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6 minutes ago, vozelle said:

here in Whole30 Land

But none of us live in Whole30 land. We're here for 30 days only. After that you use what you've learned to figure out what works for you. THe 'closed handful every other day, max' doesn't apply outside of the 30days. Outside of the 30 days you get to decide on what foods you're going to eat. There are no good or bad foods, just consequences, and those consequences are different for each & every one of us.

Identify your triggers, and then work towards developing new reactions rather than acting on impulse. Engage your brain, not just your hand. Mindful eating isn;t just about being mindful of what you're eating in the here & now. It's about being mindful of how those foods effect in the future. If it means you have to stop & count to 10 & then re-think each time you reach for the nuts, do it. New neural pathways are not developed over night, but eventually you'll shrug and walk away.

 

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My own experience has taught me the following:

  • I can have nuts and dried fruit on salads or as accents in a cauliflower rice "pilaf" but not as food out of my hand. YMMV.
  • I cut out coconut flakes and coconut butter -- they were too easy to become munchie treats.
  • Nut butter. I just don't buy it, exception is sunflower seed butter w/o sweetener but even that I have to use with caution.

Substitutions 

  1. more protein, fat and veggies at each meal
  2. Rooibos or other tea when I feel snacky
  3. Another very real option, and I think a lot of people pooh-pooh this, but really stop and take note of when you want that crunchy thing. Analyze why. Take a walk or set timer for 15 minutes. It's probably a craving.
  4. If it's not a craving, and you still want to eat in 15 minutes, eat something like sardines. Stock up on cans to stash in your desk, cupboard, car. They're actually quite delicious, but you won't eat them if you're just feeling snacky.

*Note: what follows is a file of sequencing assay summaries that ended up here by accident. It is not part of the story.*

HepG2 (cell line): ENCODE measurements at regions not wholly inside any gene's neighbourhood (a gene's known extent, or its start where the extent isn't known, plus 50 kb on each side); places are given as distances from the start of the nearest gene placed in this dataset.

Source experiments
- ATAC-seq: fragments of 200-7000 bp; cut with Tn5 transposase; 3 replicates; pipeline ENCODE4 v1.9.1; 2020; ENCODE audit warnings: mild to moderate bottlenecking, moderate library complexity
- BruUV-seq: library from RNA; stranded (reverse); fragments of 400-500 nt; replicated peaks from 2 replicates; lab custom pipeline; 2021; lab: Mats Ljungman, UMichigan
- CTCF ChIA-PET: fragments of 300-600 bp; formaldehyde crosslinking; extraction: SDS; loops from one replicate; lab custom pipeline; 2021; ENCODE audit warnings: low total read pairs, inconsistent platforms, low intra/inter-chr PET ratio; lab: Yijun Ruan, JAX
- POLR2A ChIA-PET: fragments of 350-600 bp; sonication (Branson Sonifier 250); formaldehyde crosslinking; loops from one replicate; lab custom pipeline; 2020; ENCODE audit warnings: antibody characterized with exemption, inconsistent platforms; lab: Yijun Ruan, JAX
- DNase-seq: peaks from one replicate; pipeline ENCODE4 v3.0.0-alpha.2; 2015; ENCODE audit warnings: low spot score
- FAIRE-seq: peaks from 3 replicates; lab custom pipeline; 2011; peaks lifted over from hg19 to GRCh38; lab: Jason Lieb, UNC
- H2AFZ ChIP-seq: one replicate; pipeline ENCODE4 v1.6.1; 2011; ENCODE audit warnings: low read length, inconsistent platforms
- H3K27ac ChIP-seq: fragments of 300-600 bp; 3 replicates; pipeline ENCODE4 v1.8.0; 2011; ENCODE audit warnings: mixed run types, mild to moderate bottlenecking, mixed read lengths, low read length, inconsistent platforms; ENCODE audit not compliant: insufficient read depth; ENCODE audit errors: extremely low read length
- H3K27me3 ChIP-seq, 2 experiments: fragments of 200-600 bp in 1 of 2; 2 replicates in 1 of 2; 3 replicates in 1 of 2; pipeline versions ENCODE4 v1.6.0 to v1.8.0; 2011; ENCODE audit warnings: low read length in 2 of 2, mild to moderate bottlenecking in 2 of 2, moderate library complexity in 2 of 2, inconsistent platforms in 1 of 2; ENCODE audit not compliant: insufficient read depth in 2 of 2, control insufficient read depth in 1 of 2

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http://whole30.com/2016/09/fff-faq/

Do I have to do the Whole30 program to benefit from Food Freedom Forever?

No, although I highly encourage it. I’ll explain in FFF why the Whole30 is the best reset on the block, and why you really should consider giving it a go… but if (for a number of reasons) you’re just not ready or able to complete the Whole30 as written, I’ve outlined a number of reset protocols that will change your health, habits, and relationship with food, and give you the foundation to continue on with my food freedom plan. Your reset options include:

  • The Whole30
  • Craving-Buster Reset
  • Anti-Inflammatory Reset
  • Vegan Reset
  • Basic Reset
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3 hours ago, jmcbn said:

But none of us live in Whole30 land. We're here for 30 days only. After that you use what you've learned to figure out what works for you. THe 'closed handful every other day, max' doesn't apply outside of the 30days. Outside of the 30 days you get to decide on what foods you're going to eat. There are no good or bad foods, just consequences, and those consequences are different for each & every one of us.

Identify your triggers, and then work towards developing new reactions rather than acting on impulse. Engage your brain, not just your hand. Mindful eating isn;t just about being mindful of what you're eating in the here & now. It's about being mindful of how those foods effect in the future. If it means you have to stop & count to 10 & then re-think each time you reach for the nuts, do it. New neural pathways are not developed over night, but eventually you'll shrug and walk away.

 

Thanks, great reminder!  : )